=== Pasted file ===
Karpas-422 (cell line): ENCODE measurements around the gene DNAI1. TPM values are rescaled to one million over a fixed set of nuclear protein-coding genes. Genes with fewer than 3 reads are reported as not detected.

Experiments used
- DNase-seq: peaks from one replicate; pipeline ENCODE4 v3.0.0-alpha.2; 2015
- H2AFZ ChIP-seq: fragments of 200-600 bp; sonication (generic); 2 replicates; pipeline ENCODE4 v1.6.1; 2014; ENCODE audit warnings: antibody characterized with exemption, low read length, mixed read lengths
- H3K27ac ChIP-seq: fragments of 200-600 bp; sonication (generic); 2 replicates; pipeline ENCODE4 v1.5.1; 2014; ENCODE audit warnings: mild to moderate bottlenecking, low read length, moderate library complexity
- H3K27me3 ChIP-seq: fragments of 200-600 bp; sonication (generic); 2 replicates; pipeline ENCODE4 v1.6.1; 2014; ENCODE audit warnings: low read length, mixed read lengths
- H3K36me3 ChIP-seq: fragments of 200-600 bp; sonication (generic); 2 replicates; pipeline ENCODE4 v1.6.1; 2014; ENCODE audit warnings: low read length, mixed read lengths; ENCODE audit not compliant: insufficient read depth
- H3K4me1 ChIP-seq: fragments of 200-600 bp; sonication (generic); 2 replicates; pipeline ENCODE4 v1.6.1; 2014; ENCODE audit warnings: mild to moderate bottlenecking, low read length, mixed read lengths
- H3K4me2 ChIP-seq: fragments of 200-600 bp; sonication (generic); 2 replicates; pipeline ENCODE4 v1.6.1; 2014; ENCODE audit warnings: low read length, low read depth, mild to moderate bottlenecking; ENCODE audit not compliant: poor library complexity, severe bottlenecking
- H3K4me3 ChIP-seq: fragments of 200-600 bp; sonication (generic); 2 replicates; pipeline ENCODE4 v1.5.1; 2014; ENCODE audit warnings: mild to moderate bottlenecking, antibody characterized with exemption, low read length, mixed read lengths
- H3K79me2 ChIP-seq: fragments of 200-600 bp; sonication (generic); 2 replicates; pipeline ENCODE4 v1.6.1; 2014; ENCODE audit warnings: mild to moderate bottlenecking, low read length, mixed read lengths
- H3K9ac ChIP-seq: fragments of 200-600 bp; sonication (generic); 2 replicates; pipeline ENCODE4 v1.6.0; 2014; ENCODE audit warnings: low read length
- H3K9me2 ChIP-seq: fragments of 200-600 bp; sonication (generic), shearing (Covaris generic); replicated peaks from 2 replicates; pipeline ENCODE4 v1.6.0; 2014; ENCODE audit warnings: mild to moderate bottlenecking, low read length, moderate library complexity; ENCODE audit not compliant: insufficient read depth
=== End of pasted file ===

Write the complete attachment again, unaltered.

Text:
Karpas-422 (cell line): ENCODE measurements around the gene DNAI1. TPM values are rescaled to one million over a fixed set of nuclear protein-coding genes. Genes with fewer than 3 reads are reported as not detected.

Experiments used
- DNase-seq: peaks from one replicate; pipeline ENCODE4 v3.0.0-alpha.2; 2015
- H2AFZ ChIP-seq: fragments of 200-600 bp; sonication (generic); 2 replicates; pipeline ENCODE4 v1.6.1; 2014; ENCODE audit warnings: antibody characterized with exemption, low read length, mixed read lengths
- H3K27ac ChIP-seq: fragments of 200-600 bp; sonication (generic); 2 replicates; pipeline ENCODE4 v1.5.1; 2014; ENCODE audit warnings: mild to moderate bottlenecking, low read length, moderate library complexity
- H3K27me3 ChIP-seq: fragments of 200-600 bp; sonication (generic); 2 replicates; pipeline ENCODE4 v1.6.1; 2014; ENCODE audit warnings: low read length, mixed read lengths
- H3K36me3 ChIP-seq: fragments of 200-600 bp; sonication (generic); 2 replicates; pipeline ENCODE4 v1.6.1; 2014; ENCODE audit warnings: low read length, mixed read lengths; ENCODE audit not compliant: insufficient read depth
- H3K4me1 ChIP-seq: fragments of 200-600 bp; sonication (generic); 2 replicates; pipeline ENCODE4 v1.6.1; 2014; ENCODE audit warnings: mild to moderate bottlenecking, low read length, mixed read lengths
- H3K4me2 ChIP-seq: fragments of 200-600 bp; sonication (generic); 2 replicates; pipeline ENCODE4 v1.6.1; 2014; ENCODE audit warnings: low read length, low read depth, mild to moderate bottlenecking; ENCODE audit not compliant: poor library complexity, severe bottlenecking
- H3K4me3 ChIP-seq: fragments of 200-600 bp; sonication (generic); 2 replicates; pipeline ENCODE4 v1.5.1; 2014; ENCODE audit warnings: mild to moderate bottlenecking, antibody characterized with exemption, low read length, mixed read lengths
- H3K79me2 ChIP-seq: fragments of 200-600 bp; sonication (generic); 2 replicates; pipeline ENCODE4 v1.6.1; 2014; ENCODE audit warnings: mild to moderate bottlenecking, low read length, mixed read lengths
- H3K9ac ChIP-seq: fragments of 200-600 bp; sonication (generic); 2 replicates; pipeline ENCODE4 v1.6.0; 2014; ENCODE audit warnings: low read length
- H3K9me2 ChIP-seq: fragments of 200-600 bp; sonication (generic), shearing (Covaris generic); replicated peaks from 2 replicates; pipeline ENCODE4 v1.6.0; 2014; ENCODE audit warnings: mild to moderate bottlenecking, low read length, moderate library complexity; ENCODE audit not compliant: insufficient read depth